To investigators, Todd’s story wasn’t adding up. The only person who could confirm his account was Barbara, who died at the hospital. 

They learned that the Kendhammers, who had two children, met as teenagers and married when they were 21. Friends described the couple as happy and “almost ridiculously in love.” Barbara’s work space was filled with family pictures.

“It was like losing a family member,” said Kerri Mallicoat, her friend and co-worker. “She brought the sunshine and roses to the room.”

As family, friends, and the community grieved, investigators continued to search for the truck and its driver as well as witnesses. One man told sheriffs that he had seen the Kendhammer car in the ditch and that there was no damage to the windshield.

“He also stated that he didn’t see anybody at the scene as he drove by,” said Leinfelder. “Nobody was calling for help.”

Was Todd in the ditch trying to help his wife? Was he in the car? Was he hiding? Had the witness made an error? Investigators considered all the possible explanations as Todd’s account kept getting shakier.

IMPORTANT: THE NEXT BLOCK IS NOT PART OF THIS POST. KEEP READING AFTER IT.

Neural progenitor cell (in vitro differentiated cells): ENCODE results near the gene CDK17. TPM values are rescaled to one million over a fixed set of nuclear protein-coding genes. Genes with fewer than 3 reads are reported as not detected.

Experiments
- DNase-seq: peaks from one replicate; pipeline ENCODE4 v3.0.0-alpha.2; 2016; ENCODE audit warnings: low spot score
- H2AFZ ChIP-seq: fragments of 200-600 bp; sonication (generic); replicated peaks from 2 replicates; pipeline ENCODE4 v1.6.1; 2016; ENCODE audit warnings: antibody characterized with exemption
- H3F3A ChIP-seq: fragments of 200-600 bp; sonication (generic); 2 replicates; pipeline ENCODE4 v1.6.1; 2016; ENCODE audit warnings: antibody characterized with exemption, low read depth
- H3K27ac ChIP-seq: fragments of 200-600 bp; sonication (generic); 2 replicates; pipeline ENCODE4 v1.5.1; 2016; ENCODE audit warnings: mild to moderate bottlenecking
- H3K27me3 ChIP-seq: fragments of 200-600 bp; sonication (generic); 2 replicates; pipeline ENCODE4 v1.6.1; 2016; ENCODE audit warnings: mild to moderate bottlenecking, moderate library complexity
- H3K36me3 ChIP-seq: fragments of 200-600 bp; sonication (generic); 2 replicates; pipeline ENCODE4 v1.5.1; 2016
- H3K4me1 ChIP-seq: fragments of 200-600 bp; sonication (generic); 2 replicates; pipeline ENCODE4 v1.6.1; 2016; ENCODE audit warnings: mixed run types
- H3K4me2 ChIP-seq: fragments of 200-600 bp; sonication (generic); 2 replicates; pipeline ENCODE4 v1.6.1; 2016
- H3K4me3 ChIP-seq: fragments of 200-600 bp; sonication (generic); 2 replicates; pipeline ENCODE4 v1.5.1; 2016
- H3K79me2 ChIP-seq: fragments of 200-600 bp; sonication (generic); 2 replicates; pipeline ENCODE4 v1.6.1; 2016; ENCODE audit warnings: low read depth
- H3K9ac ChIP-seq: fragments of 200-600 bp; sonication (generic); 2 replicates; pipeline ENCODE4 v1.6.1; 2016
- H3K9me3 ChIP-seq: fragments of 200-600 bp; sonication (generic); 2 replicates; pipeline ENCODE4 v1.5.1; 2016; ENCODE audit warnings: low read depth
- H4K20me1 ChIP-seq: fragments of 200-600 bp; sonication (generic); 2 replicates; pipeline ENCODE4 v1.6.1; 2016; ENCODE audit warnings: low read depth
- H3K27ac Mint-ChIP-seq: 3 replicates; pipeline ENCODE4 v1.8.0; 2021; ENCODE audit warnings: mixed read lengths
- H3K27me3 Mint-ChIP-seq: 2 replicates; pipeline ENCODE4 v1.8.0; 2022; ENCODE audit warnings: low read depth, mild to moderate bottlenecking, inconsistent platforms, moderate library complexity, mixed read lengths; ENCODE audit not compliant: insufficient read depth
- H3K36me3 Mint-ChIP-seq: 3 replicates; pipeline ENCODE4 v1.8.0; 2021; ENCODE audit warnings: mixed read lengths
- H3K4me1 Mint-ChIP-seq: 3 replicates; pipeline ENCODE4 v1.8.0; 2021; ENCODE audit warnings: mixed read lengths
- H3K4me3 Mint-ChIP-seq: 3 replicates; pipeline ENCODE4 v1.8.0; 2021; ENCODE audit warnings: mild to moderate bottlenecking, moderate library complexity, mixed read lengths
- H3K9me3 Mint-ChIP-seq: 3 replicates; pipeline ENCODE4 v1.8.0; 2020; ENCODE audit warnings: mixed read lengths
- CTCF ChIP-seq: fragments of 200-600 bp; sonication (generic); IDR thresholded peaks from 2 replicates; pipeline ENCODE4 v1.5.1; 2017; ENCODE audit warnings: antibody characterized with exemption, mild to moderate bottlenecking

Todd Kendhammer, featured on Accident, Suicide, or Murder 412

A potential break in the case came thanks to a security camera along the route the Kendhammers traveled. It confirmed that Todd and Barbara were going in the direction he had said. But there was no sight of a flatbed truck.

Detectives grew more suspicious of Todd’s account of the accident and the scratches on his body. They spoke with his employer, who explained that Todd didn’t actually handle glass.

On September 20, four days after the incident, the Dane County Deputy medical examiner performed the autopsy on Barbara. The findings further contradicted Todd’s account.

There were signs of strangulation around her neck, along with scratch marks. Two of her fingernails were broken. They were swabbed for DNA. 

“We knew after the autopsy that the injuries and the death were not likely caused by impact from a pipe through the windshield,” said Siegel.

At that point, Barbara’s cause of death was ruled as undetermined.

Detectives interviewed the Kendhammer children, who were adamant that their father would never harm their mother. But other witnesses said that Todd had a temper and was more controlling than doting when it came to Barbara.